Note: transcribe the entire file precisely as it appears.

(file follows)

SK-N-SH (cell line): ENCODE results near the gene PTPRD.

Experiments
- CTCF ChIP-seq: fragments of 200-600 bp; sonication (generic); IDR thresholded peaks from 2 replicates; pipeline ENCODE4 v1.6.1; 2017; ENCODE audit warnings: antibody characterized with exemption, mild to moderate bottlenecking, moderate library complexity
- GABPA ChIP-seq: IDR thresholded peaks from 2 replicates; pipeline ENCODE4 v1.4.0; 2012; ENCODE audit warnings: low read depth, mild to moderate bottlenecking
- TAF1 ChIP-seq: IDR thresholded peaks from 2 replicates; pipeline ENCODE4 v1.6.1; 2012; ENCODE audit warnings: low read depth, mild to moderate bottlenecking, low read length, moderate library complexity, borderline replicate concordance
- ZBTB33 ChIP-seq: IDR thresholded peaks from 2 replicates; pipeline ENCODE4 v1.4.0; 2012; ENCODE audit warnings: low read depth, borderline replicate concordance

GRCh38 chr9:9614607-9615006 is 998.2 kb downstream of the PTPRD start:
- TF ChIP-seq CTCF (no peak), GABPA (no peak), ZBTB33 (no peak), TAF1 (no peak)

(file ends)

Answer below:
SK-N-SH (cell line): ENCODE results near the gene PTPRD.

Experiments
- CTCF ChIP-seq: fragments of 200-600 bp; sonication (generic); IDR thresholded peaks from 2 replicates; pipeline ENCODE4 v1.6.1; 2017; ENCODE audit warnings: antibody characterized with exemption, mild to moderate bottlenecking, moderate library complexity
- GABPA ChIP-seq: IDR thresholded peaks from 2 replicates; pipeline ENCODE4 v1.4.0; 2012; ENCODE audit warnings: low read depth, mild to moderate bottlenecking
- TAF1 ChIP-seq: IDR thresholded peaks from 2 replicates; pipeline ENCODE4 v1.6.1; 2012; ENCODE audit warnings: low read depth, mild to moderate bottlenecking, low read length, moderate library complexity, borderline replicate concordance
- ZBTB33 ChIP-seq: IDR thresholded peaks from 2 replicates; pipeline ENCODE4 v1.4.0; 2012; ENCODE audit warnings: low read depth, borderline replicate concordance

GRCh38 chr9:9614607-9615006 is 998.2 kb downstream of the PTPRD start:
- TF ChIP-seq CTCF (no peak), GABPA (no peak), ZBTB33 (no peak), TAF1 (no peak)